Comments on: "Why I Can’t Fist Pump with Meryl and J-Lo" (5)
Actors care about things besides acting, but that doesn’t make their opinions about politics, history, economics or religion qualified. There’s no reason for people to weigh in to tear down unqualified opinions.
Thanks for reading.
Not being qualified certainly did not stop a figure like Jenny McCarthy from speaking out and having a negative influence on social attitudes regarding vaccinations. So “qualified” or not, that does not mean that actors don’t have a loud megaphone to which people pay attention. Arnold Schwarzenegger was not qualified to become the governor of California. But it happened.
On the question of Arquette’s qualifications, I’d say that as a woman who works and whose work is likely valued less than her male counterparts, she is qualified to speak on the issue. If, by qualification, you mean whether she has a degree in this area, I’m not sure I can agree with you in this case. If she were talking about an area where a certain amount of technical or specialized knowledge were required, I’d agree that perhaps she was not qualified (though that may not stop her from having an influence). However, in this case, and in others, lived experience counts. One of the ways oppression sometimes works is by dismissing the lived experience of those who may not have all of the requisite degrees and certifications.
As I said at first, actors do care about issues they aren’t experts in. I happen to agree with Patricia Arquette about the issue, but in this situation that agreement is irrelevant. It’s going to be damn hard to take any woman seriously who is complaining about income inequality while in possession of a $170K “swag bag” AND an Academy Award. Using the example of Jenny McCarthy supports my point. If no one took her opinion about vaccines seriously, the world would be better off. She doesn’t know jack about medicine.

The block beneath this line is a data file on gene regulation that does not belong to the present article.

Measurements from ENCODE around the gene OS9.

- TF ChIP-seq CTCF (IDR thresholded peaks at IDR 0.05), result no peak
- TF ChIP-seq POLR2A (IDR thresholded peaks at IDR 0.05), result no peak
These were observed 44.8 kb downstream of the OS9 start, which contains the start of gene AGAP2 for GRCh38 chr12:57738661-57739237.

You and I will have to agree to disagree about the validity of lived experience. I was trained never to take individual anecdotal data as being indicative of anything. There’s too much variance in individual experience. You have to measure trends based on what many thousands go through, and every aspect much match, or it proves nothing.
Thanks for your response.
I don’t think we are disagreeing about McCarthy. That you wish that she had not had such an effect does not change the fact that she did. The truth is that celebrities have tremendous influence in U.S. culture. And so long as they do, I consider that worthy of response as a feminist and public scholar. For more on the assertion that Arquette is “just an actress,” I’d direct you to Imani Gandy’s piece over at RH Reality Check (http://rhrealitycheck.org/ablc/2015/02/23/patricia-arquette/) She addresses it with nuances that I had not addressed in my initial response.
With regard to methodology, my training tells me that abstraction and averaging often lead to erasure and oppression. There is room and a purpose for work that operates as you describe, and there is room and a purpose for work that values lived experience and individual ways of knowing. They serve different ends. One of the benefits of working in a highly interdisciplinary program is that I get to see firsthand the strengths and drawbacks of multiple methodologies.
[…] Kim Knight, The Spiral Dance, Why I Can’t Fist Bump with Meryl and J-Lo […]